A VERY IMPERFECT SYSTEM
Pubdate: Fri, 24 Oct 2008
Source: Cyprus Mail, The (Cyprus)
Copyright: Cyprus Mail 2008
Author: Jean Christou
ACCORDING to a report by the European Monitoring Centre for Drugs and Drug Addiction ( EMCDDA ), studies are equally divided on whether cannabis or prescription drugs containing benzodiazepines are the main culprits in drug-related road accidents.
"As the number of such studies grew, it became clear that illicit drugs were not the only psychoactive substances used by drivers: a significant number were found to have psychoactive medicines in their bloodstream, including opioid painkillers such as codeine, antidepressants and sedatives," said the report.
In 1999, a study of drug use among drivers in different European countries concluded that overall the prevalence of drug use was probably in the range of 1-5 per cent for illegal drugs and of 5-15 per cent for legal drugs.
The results varied from country to country.
The main benzodiapezines identified were diazepam, alprazolam, temazepam, oxazepam and clonazepam.
Of the eight European studies of drivers killed, four found benzodiazepines to be the most common class of drug present, compared with two in which cannabis was found to be more prevalent. Two studies found other substances, such as amphetamines in Norway and cocaine in Spain, to be the most prevalent.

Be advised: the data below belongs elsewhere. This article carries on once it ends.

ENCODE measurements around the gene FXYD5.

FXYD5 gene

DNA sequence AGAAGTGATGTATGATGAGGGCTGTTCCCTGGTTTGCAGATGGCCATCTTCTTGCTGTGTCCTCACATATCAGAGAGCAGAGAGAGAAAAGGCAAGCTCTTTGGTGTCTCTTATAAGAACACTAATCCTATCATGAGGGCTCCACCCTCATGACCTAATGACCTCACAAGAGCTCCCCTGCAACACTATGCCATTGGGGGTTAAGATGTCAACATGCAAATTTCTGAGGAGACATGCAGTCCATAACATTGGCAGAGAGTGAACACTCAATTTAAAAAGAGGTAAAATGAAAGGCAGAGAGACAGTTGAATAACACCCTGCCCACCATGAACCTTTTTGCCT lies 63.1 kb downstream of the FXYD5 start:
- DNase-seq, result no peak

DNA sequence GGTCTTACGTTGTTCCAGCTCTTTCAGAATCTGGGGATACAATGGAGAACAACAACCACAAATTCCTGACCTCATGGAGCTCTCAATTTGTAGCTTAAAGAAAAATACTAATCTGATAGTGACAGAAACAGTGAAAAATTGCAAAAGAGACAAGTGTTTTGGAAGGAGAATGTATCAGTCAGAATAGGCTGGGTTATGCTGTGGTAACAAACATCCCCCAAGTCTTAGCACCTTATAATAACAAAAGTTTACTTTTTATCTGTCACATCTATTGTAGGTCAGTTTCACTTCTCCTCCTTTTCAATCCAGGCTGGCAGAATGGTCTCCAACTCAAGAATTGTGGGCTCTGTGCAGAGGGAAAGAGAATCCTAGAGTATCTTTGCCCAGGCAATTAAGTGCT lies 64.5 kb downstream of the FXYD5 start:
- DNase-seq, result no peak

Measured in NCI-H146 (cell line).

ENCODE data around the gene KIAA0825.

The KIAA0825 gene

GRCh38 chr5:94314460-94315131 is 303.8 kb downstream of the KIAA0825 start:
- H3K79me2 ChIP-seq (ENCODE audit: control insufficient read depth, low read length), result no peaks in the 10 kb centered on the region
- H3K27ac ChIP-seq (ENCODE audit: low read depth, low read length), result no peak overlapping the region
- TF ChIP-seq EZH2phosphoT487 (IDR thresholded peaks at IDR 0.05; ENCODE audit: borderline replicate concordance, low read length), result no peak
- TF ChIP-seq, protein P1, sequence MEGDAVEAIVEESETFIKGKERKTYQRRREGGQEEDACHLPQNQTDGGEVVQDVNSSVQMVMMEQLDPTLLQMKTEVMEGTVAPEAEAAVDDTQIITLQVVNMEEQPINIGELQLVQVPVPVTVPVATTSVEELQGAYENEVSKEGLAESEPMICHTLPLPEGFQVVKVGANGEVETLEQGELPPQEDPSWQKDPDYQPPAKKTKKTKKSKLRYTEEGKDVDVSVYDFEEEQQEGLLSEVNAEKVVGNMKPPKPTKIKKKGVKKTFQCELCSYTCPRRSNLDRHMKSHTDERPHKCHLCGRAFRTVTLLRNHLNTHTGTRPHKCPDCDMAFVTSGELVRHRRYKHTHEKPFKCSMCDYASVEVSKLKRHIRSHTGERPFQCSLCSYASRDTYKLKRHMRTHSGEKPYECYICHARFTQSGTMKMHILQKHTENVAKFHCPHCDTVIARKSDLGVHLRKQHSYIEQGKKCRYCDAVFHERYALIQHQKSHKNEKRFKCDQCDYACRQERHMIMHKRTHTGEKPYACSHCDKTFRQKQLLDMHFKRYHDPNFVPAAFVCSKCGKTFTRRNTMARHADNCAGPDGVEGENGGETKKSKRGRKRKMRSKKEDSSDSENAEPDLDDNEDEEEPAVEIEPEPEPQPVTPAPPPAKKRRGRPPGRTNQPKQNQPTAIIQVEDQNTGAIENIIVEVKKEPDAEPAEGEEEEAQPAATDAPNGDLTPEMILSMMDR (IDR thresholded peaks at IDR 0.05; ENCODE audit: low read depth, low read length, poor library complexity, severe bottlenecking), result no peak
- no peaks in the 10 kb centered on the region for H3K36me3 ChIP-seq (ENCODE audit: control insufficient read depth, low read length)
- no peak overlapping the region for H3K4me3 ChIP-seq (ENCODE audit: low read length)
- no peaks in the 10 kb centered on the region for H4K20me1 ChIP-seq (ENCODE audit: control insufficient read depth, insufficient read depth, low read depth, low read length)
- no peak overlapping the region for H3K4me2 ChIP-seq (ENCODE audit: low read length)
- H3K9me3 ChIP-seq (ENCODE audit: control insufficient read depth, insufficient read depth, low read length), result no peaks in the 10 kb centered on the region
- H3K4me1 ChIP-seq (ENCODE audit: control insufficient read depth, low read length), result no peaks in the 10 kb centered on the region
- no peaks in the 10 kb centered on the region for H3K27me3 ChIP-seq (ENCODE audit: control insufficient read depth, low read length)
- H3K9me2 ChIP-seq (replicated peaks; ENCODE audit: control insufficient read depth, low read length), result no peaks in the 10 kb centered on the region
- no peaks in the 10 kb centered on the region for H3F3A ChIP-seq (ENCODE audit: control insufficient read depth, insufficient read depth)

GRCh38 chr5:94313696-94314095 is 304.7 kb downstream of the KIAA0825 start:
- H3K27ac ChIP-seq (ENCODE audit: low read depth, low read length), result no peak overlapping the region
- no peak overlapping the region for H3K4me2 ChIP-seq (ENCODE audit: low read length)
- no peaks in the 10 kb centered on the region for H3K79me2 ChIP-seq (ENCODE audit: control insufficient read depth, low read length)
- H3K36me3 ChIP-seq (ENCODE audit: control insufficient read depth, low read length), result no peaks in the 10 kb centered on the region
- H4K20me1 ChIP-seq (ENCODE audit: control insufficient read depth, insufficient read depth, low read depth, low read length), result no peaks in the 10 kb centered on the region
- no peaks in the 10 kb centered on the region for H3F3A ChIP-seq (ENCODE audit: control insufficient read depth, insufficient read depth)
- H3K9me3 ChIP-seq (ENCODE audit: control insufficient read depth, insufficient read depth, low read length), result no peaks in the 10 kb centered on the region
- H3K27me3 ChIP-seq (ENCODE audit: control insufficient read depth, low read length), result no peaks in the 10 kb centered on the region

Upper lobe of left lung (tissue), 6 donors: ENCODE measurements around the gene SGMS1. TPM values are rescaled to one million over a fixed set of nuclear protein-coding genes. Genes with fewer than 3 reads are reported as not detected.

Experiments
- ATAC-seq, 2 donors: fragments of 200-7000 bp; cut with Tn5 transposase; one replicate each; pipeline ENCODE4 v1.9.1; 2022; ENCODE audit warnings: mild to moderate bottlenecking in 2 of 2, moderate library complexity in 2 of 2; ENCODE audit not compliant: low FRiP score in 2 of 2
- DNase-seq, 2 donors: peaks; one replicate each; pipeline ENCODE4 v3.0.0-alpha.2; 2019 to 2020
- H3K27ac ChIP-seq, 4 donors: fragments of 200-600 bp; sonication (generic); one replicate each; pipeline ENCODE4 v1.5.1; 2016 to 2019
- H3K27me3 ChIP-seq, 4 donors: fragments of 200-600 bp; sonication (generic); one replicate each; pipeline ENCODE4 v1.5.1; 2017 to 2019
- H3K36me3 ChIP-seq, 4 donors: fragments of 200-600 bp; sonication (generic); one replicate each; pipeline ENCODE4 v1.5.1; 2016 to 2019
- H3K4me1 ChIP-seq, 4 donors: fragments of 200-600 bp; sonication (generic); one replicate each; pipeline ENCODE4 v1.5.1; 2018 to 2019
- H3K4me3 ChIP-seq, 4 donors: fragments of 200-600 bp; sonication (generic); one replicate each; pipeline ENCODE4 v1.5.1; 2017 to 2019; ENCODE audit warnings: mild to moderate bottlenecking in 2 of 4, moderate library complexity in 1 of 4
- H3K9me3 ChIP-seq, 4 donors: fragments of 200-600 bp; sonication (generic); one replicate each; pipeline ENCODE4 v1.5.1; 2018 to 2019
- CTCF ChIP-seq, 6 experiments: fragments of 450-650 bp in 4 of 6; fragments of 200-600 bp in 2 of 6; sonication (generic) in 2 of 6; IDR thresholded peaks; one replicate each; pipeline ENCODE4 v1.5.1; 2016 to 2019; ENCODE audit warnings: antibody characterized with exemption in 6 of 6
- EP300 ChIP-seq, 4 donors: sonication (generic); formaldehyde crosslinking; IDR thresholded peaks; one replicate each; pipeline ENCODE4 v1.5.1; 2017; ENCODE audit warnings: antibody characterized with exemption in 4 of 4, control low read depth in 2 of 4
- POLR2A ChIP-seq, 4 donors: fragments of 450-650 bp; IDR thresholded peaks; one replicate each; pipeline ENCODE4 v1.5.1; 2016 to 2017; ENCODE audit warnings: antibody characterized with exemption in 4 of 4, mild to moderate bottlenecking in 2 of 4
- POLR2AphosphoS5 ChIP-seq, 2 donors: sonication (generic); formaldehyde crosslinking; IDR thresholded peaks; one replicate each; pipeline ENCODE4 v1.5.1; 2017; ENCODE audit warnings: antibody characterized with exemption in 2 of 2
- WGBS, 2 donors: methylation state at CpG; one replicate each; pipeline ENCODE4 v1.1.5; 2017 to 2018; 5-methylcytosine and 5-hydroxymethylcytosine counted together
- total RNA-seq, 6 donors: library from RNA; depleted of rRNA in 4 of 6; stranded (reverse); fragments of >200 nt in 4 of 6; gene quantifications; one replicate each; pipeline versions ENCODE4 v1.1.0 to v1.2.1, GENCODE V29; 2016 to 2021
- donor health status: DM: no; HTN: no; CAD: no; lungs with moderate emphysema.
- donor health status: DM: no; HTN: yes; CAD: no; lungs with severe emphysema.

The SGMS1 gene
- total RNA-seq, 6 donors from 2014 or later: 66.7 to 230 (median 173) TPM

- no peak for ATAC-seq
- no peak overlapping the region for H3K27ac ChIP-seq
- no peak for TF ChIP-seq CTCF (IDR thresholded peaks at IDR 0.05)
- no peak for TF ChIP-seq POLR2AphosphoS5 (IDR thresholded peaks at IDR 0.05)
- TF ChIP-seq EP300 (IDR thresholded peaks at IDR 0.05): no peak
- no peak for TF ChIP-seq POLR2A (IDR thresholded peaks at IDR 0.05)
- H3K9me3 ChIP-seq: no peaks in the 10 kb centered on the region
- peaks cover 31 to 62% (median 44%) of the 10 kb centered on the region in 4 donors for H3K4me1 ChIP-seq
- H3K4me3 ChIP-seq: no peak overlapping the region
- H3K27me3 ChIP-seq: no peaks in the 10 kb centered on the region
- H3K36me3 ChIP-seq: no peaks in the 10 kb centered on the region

The report also covered testing on narcotest devices.
"At the end of the period, none of those devices met the criteria," it said. Six devices registered a failure rate of greater than 25 per cent.
Another problem found was that smokers and amphetamine users produce less saliva, and so there were difficulties in obtaining the necessary sample quantities in a reasonable time interval.
"Thus, at the end of the study no device was considered to be reliable enough in order to be recommended for roadside screening of drivers," it concluded.
"Without such objective devices, specialised training of traffic police to recognise the signs of drug impairment in drivers is increasing, but remains somewhat sporadic in most countries; mandatory training, which is recommended, remains rare."
At the present time, it said, without the benefit of reliable technology, police at the roadside are not expected to distinguish which particular drug or combination of drugs may be affecting the driver.
In Cyprus, it added, qualitative information collected by the traffic control department of the police revealed lack of awareness of the impairment and other consequences of driving under the influence of cannabis and benzodiazepines,
"Public perceptions of the dangers of each substance do not necessarily reflect scientific evidence, and the correction of these perceptions is crucial to the success of future prevention initiatives," the report said.